Year of Award


Document Type


Degree Type

Doctor of Philosophy (PhD)

Degree Name

Organismal Biology, Ecology, and Evolution

Department or School/College

Division of Biological Sciences

Committee Chair

Thomas Martin

Commitee Members

Creagh Breuner, Zac Cheviron, Victoria Dreitz, Renee Duckworth


Begging, Developmental Plasticity, Flight Performance, Life History, Nest Predation, Nest Structure


University of Montana


Predation is a ubiquitous ecological force that plays a major role in the evolution of phenotypes. Where the predation risk is predictable and variable, prey species are expected to evolve plasticity in traits that reduce the likelihood of being killed and eaten by predators. Such plasticity may be especially critical for the survival of dependent offspring because they are particularly vulnerable to predators and suffer high levels of predation across taxa. Yet the fitness effects of predator-induced plasticity can vary across life stages, differ between parents and offspring, or be mediated by interactions with other species in the community. The importance of each of these factors for mediating the fitness consequences of predator-induced plasticity in natural systems is poorly understood. In this dissertation, I explore these issues using experiments and observational data in a suite of songbird species.

In chapter 1, I examine how plastic responses to increased nest predation risk influence offspring morphology, flight performance and survival after they depart the nest as fledglings. When nest predation risk was elevated, young departed the nest with shorter, but more fully feathered wings. Ultimately, plastic responses to increased nest predation risk did not reduce flight performance or survival of young after they departed the nest.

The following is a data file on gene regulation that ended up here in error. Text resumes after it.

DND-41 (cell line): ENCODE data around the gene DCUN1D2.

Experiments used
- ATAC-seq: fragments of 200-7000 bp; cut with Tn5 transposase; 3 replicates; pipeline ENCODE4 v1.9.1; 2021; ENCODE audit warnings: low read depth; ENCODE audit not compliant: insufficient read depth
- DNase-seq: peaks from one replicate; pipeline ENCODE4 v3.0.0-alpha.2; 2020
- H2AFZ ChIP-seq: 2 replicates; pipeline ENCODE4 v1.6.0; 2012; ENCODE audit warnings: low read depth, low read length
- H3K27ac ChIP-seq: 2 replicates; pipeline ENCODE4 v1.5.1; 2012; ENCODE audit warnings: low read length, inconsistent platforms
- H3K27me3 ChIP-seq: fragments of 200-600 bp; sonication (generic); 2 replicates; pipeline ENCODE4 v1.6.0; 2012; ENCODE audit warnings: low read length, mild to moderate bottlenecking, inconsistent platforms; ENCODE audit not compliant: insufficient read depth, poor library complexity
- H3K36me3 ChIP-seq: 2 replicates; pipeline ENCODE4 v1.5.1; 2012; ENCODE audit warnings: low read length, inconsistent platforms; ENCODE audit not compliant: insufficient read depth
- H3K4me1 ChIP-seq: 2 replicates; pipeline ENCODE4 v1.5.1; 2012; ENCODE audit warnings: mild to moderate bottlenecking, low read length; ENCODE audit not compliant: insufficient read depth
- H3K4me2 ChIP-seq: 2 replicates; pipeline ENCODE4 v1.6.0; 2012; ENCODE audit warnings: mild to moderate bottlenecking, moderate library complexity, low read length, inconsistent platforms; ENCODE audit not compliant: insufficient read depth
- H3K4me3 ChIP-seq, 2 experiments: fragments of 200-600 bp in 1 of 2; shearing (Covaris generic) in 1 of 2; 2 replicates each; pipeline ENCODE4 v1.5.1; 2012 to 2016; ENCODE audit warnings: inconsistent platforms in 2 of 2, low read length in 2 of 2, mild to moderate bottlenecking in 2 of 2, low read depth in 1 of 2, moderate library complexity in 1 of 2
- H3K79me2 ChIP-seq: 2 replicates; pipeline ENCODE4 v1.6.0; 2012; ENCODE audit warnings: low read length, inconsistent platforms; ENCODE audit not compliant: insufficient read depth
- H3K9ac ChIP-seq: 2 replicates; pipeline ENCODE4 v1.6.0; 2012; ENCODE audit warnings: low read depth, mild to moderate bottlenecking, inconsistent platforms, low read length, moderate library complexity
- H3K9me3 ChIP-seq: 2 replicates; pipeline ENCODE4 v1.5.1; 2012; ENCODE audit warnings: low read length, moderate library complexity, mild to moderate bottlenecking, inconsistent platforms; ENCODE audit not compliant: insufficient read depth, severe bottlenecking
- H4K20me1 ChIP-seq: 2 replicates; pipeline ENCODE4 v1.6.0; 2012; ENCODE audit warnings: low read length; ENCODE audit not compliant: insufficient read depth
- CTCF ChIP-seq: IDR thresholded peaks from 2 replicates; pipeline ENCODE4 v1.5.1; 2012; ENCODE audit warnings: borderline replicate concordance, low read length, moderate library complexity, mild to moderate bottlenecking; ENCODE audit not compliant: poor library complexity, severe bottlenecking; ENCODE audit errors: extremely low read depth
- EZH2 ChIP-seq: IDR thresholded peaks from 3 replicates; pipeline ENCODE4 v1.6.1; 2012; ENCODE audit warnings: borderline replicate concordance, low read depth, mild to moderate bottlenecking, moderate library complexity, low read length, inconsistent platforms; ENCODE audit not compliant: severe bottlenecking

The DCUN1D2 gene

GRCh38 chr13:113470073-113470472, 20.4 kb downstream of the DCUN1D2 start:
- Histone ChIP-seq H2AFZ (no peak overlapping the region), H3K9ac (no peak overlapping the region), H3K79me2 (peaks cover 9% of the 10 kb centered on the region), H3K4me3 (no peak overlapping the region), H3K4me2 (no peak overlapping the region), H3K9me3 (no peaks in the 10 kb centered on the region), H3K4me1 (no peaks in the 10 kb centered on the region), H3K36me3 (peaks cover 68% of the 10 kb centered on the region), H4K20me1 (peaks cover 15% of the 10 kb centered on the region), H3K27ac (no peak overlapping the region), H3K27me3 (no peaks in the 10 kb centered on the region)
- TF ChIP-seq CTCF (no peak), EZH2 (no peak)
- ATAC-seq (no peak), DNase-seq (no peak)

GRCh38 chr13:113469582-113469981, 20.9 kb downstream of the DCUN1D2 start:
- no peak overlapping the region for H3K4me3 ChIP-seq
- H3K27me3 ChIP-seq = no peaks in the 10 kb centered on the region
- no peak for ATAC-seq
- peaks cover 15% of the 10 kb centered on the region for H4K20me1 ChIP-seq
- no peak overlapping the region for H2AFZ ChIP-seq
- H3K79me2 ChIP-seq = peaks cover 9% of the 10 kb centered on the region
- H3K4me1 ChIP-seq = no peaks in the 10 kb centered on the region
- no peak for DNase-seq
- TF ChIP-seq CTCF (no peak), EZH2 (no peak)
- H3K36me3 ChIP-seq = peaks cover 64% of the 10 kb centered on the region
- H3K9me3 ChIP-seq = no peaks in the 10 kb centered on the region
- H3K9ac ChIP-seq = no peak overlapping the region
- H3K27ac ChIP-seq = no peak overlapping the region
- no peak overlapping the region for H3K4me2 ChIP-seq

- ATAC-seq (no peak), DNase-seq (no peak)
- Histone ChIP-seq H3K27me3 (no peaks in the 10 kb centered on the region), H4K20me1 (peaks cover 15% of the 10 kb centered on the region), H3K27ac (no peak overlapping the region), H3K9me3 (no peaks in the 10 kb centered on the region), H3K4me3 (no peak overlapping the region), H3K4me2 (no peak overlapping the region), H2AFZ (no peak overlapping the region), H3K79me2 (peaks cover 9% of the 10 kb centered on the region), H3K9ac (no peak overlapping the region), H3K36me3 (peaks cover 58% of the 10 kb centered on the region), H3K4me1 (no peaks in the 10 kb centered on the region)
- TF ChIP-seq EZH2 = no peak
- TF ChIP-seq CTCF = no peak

In chapter 2, I test whether parental responses to increased nest predation risk better reflect strategies to mitigate predation risk for offspring or enhance parental fitness at a cost to current offspring. I show evidence that variation in parental responses to increased nest predation risk across species better reflects adjustments in parental effort that maximize parental but not necessarily offspring fitness.

In chapter 3, I explore how species interactions vary with nest predation risk and examine the consequences for offspring survival. I show that in years with higher nest predation risk, cavity nesting birds nested together in individual trees more often and experienced greater offspring survival compared to nests in trees with only one nest.

In chapters 4-5, I examine the potential for parent-offspring communication to influence parental responses to nest predation risk. In songbirds, offspring use conspicuous, loud begging displays to solicit feeding from parents. Consequently, offspring may be able to shape parental responses to nest predation risk to favor offspring over parental fitness. Yet parental responsiveness to begging varies among species and increased offspring begging may exacerbate nest predation risk by helping predators locate nests. In chapter 4, I explore the evolutionary drivers of parental responsiveness to begging by comparing parental responsiveness across species with diverse life history and ecological traits. Parents were more responsive to offspring begging in species with smaller nestlings at greater risk of starvation on average. However, I found less evidence that annual adult survival or nest predation rates drive parental responsiveness to begging. In chapter 5, I examine whether variation in nest structure across species mediates how offspring begging affect nest predation risk. Increased offspring begging cues were associated with higher nest predation rates in enclosed nests (with constructed walls and a roof) but had little impact on nest predation rates in open cup nests. Together, these two studies suggest that offspring may be able to influence parental responses to offspring predation risk in some species and set the stage for more in depth studies of this phenomenon.



© Copyright 2019 James Christopher Mouton